Chapter 13 cases have a repayment plan that gives you up to 5 years to pay back all or part of your debts. If your lawyer is willing to dump you right at the start of the case, what kind of service can you expect during the next 5 years?
The lawyers that runs these kind of firms are nothing more than “bankruptcy salesmen.” They pigeonhole new clients into bankruptcy even when there may be other solutions. It is similar to the situation when a person goes to a surgeon for a medical problem. There is the risk that the surgeon may recommend surgery even when other options might be just as worthwhile and less costly and less risky. Why does this happen? Because the surgeon may not even be aware of other options or may not know what else to do. There are many bankruptcy lawyers who do not litigate or handle business matters. They may not know anything about foreclosure defense, how to defeat a lender’s summary judgment motion in the Supreme Court, or how to counterclaim or sue a lender. They may not know anything about lender liability, predatory lending, loan modification or collection law. In these cases, they will very likely offer bankruptcy as the solution for you, without considering other non-bankruptcy options. Bankruptcy can be helpful for some clients but it should be a last resort, not the only choice. If you have consulted with a bankruptcy salesman, you were likely told to file bankruptcy. Your recommended legal course of action was a foretold conclusion. It was preordained the moment you made the appointment to see a bankruptcy salesman. Once those wheels are set in motion, you will not have other options.
At Lanin Law P.C., we are not bankruptcy salesmen. We will never tell a client to file bankruptcy just because we know how. If you do choose to file bankruptcy and retain our firm to represent you, you can rest assured that you will have made that decision because it was the best choice for you, not for you lawyer. If you do want our help, we have extensive experience. We have handled many bankruptcy cases since the 1980’s. Our lead attorney Scott Lanin worked for two trustees, a bankruptcy examiner, and has the unique experience of having handled many bankruptcy cases for creditors and debtors. He represented large lenders and landlords like a shopping mall. He has represented small businesses. He has represented individual debtors in Chapter 7 and Chapter 13 bankruptcy cases. Since he is also an experienced commercial litigator and can handle lawsuits in court and can negotiate debt workouts, bankruptcy will never be offered as the first option and never as the only option. It is simply one tool in the tool box and each client’s circumstances need to be evaluated individually to determine if bankruptcy makes sense.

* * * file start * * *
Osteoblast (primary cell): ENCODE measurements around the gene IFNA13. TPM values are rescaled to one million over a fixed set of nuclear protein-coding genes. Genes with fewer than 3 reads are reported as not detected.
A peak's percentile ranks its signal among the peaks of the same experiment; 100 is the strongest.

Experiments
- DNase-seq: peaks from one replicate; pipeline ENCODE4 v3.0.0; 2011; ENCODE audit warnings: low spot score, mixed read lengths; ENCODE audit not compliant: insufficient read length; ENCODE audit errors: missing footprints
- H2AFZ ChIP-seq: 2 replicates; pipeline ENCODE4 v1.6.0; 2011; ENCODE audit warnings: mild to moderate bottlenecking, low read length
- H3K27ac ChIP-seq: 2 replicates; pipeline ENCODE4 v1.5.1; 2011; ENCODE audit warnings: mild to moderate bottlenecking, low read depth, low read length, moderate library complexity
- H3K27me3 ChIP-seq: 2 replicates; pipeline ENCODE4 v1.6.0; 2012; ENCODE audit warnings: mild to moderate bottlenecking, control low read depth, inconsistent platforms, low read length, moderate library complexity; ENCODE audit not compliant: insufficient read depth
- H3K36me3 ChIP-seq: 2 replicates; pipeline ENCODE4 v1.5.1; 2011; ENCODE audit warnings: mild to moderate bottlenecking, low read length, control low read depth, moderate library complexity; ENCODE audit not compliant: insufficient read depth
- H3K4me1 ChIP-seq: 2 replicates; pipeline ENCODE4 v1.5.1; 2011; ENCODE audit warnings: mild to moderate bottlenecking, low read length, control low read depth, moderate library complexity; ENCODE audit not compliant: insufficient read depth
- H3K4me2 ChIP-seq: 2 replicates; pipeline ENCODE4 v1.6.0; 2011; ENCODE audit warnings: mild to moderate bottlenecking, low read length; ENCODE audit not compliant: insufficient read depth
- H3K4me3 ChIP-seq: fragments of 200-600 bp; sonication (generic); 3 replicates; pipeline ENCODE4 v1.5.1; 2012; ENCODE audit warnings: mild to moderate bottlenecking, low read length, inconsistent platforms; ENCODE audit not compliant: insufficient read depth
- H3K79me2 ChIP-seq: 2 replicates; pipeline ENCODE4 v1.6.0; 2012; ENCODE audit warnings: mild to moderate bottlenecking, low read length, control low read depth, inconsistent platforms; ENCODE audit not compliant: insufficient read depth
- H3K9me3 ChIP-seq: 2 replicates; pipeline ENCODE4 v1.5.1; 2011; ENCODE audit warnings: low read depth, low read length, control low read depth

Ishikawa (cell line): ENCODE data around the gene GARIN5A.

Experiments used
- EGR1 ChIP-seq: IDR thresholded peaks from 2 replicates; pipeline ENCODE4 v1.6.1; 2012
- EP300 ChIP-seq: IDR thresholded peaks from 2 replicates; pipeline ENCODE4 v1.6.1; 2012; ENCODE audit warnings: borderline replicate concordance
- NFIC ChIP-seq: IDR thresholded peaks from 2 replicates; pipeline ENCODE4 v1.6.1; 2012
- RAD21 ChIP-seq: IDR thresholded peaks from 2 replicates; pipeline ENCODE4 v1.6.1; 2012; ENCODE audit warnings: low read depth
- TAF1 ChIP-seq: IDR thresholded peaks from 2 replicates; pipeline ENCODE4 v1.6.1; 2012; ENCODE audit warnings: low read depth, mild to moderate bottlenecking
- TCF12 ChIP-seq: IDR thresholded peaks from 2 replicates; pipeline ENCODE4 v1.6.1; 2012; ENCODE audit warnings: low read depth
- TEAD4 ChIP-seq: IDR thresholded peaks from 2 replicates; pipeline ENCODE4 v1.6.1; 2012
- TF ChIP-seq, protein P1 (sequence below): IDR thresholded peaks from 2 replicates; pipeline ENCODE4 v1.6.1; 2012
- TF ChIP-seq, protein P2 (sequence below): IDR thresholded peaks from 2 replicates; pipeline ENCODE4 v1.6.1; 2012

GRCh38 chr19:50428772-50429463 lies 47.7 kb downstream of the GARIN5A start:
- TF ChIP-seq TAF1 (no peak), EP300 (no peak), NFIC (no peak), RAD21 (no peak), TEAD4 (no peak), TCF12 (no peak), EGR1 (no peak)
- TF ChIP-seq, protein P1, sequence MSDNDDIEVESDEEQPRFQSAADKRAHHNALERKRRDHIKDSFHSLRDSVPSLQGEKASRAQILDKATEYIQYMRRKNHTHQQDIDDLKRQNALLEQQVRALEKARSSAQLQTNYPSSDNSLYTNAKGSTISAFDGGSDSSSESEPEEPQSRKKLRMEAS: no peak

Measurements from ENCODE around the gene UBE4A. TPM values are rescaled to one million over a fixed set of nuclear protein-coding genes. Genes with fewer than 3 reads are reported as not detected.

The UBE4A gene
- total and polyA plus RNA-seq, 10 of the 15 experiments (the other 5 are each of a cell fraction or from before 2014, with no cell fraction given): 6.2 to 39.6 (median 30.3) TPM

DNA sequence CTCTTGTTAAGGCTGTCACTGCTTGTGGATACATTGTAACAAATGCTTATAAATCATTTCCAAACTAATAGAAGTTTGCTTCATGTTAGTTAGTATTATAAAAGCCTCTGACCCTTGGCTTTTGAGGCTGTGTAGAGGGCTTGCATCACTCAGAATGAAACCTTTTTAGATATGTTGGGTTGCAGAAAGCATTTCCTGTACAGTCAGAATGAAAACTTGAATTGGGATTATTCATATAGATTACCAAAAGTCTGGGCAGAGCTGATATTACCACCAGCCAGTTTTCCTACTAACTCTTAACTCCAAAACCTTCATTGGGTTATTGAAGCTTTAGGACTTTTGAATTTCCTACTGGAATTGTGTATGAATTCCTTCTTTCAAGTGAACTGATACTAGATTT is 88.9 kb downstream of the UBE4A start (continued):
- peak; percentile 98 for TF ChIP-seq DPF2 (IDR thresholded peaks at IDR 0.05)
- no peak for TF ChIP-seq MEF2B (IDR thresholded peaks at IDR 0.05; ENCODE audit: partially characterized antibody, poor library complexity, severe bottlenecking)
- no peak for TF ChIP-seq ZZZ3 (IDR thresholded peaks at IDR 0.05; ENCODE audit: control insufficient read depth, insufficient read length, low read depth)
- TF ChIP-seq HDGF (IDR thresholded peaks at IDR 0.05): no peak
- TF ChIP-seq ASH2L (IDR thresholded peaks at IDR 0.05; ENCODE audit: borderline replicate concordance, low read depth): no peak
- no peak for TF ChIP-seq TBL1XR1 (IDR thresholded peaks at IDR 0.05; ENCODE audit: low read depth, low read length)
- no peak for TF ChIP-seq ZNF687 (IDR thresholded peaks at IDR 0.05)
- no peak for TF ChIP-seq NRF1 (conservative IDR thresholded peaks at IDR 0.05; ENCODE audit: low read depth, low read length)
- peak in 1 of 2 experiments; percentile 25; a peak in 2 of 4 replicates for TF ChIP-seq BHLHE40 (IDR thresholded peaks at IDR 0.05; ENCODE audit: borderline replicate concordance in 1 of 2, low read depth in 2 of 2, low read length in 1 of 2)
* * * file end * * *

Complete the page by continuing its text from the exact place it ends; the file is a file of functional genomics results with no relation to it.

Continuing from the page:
When you hire Lanin Law P.C., managing attorney Scott Lanin will handle your case personally. If you are looking for a bankruptcy attorney and have spoken to other firms, ask them if the attorney interviewing you in the office is the same one who will handle every aspect of your case, including court. Ask them if the attorney can help you with any other options besides bankruptcy and, if so, what is his experience.